Project Managers and Change

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Every project launched is a change project. It may be a simple project or a complex, cross-functional project – regardless, it is change.

If project managers take a change view of every project they lead, they will do a better job engaging the stakeholders in the project and reaching a successful conclusion. That is because when a project manager keeps in mind that the project she is leading is change for someone, she can approach the project from the perspective of the individuals and how they will need to change. Let’s look at a brief example.

Carmella is leading an initiative to refine processes within accounts payable. While the goal of the process improvement project is to reduce the time for processing payment through the use of new technology, Carmella is aware of three key factors:

  1. The individuals who utilize the current processes have been doing so for over five years.
  2. Two of the individuals created the original process that is still in use today.
  3. There is likely to be concerns around what skills and knowledge will be required to use the new process and associated technology.

With this information, Carmella meets with the stakeholders impacted by the project. She shares with them the goal of the process improvement project – to reduce time for processing payment through the use of new technology and thereby enabling stakeholders to be more efficient in their roles and reduce their manual workload. She further tells them that training will be provided before full implementation of the technology so that they are comfortable. And, she invites them to see a demo of the technology. Additionally, she schedule another meeting with them to discuss their current processes with a focus on where they think improvements exist.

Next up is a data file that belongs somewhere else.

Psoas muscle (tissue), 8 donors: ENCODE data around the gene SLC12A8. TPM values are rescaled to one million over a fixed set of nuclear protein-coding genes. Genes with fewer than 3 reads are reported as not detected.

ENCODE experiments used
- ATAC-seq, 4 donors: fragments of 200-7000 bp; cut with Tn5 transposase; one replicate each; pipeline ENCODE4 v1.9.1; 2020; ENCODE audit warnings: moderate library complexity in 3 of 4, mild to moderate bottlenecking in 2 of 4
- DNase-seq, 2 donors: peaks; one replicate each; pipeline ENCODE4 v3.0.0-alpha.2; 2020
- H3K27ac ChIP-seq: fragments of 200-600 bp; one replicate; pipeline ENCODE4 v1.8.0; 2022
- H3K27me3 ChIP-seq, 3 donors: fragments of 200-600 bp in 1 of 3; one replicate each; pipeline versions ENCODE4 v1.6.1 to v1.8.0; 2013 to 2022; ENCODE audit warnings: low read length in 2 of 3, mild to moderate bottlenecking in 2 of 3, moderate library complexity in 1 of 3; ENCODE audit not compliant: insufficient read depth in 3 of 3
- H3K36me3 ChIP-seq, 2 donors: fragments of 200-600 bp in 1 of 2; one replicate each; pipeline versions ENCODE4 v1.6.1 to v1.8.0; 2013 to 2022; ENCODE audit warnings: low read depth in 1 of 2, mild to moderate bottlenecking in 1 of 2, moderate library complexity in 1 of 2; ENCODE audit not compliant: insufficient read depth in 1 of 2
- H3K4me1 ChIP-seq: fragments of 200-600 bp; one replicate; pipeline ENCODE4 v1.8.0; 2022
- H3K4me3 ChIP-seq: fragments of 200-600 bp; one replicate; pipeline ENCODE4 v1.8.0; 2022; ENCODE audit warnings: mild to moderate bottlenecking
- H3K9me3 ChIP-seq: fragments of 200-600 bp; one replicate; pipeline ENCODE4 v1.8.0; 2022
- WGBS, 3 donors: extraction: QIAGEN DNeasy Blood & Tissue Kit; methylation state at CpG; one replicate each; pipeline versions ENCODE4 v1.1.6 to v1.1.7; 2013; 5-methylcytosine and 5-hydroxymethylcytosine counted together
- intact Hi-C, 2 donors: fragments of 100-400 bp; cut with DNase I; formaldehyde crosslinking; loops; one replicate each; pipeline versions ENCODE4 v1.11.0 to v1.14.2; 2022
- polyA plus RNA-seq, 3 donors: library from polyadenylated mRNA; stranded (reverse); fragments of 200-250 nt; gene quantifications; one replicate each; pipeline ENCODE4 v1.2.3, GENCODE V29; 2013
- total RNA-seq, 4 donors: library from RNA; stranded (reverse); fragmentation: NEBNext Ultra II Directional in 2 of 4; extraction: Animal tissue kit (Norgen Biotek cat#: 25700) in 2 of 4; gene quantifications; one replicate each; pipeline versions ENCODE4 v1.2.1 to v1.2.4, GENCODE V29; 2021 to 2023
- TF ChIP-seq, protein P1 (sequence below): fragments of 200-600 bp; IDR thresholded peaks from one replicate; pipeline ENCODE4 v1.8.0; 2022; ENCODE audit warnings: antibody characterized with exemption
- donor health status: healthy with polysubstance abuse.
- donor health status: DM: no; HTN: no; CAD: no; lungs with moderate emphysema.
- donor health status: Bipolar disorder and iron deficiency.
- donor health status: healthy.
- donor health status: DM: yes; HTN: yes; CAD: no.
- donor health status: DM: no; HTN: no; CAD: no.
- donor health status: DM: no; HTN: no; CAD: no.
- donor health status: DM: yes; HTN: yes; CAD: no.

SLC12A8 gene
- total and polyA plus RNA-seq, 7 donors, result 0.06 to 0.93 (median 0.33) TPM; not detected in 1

Carmella is engaging these stakeholders in the project. Regardless of Carmella’s perception of the change, she understanding that the stakeholders need to be comfortable with the change if they are to embrace it. If they are not comfortable, they are likely to resist, which will cause the project to fail. Additionally, concerns among the stakeholders regarding the project and its impact on them personally may impact productivity in the group.

When project managers recognize and accept that every project they undertake represents a change for someone in the organization, they will better be able to engage stakeholders in the project. This is done by acknowledging the (potential) impact and addressing early on in the communications and throughout the project the concerns and needs of stakeholders.

Posted on: August 08, 2018 03:37 PM | Permalink

Comments (15)

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Gina, thanks for sharing these good points

Every project creates the opportunity to make a change & that change can be dynamic.

Very good article Gina!

Really manage stakeholder engagement is very important to increase project successful by communicate and work with them and resolve issues by issue log!!!

You are absolutely right Gina and especially in international project for development in developing countries where the changes affects a wider array of people.

Agreed, they need a desire and consensus regarding change.

The change management aspect of a project can be overlooked or minimized, not intentionally, throughout the execution. Reminding the customer of the importance of developing the strategy for the change in advance provides further opportunity for a smooth transition.

Thanks, Gina.

Keeping the change perspective in mind, definitely motivates the PM & the team, Gina. Thanks for this post.

Good article Gina. Thanks for sharing.

Thanks for sharing Gina!

Love this article, puts a more "human" perspective on a project when the project can be dominated by maximizing profits or cutting costs without considering people in the equation.

Project is a change, very clearly.

Well said Gina! I now have a new mantra to add to my wall:

Every project causes change. Every change is a project.

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"There is more to life than increasing its speed."

- Mahatma Gandhi



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